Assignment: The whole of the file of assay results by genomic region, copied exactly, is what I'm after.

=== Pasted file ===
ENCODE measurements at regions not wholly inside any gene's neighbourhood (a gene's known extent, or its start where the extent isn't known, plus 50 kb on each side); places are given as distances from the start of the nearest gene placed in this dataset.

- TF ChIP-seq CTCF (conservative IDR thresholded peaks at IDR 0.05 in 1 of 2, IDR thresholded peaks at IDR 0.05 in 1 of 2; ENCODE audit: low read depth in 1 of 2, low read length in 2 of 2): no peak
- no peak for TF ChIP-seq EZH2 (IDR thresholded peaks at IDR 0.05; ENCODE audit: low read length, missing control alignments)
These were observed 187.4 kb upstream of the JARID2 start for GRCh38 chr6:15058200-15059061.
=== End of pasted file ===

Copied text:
ENCODE measurements at regions not wholly inside any gene's neighbourhood (a gene's known extent, or its start where the extent isn't known, plus 50 kb on each side); places are given as distances from the start of the nearest gene placed in this dataset.

- TF ChIP-seq CTCF (conservative IDR thresholded peaks at IDR 0.05 in 1 of 2, IDR thresholded peaks at IDR 0.05 in 1 of 2; ENCODE audit: low read depth in 1 of 2, low read length in 2 of 2): no peak
- no peak for TF ChIP-seq EZH2 (IDR thresholded peaks at IDR 0.05; ENCODE audit: low read length, missing control alignments)
These were observed 187.4 kb upstream of the JARID2 start for GRCh38 chr6:15058200-15059061.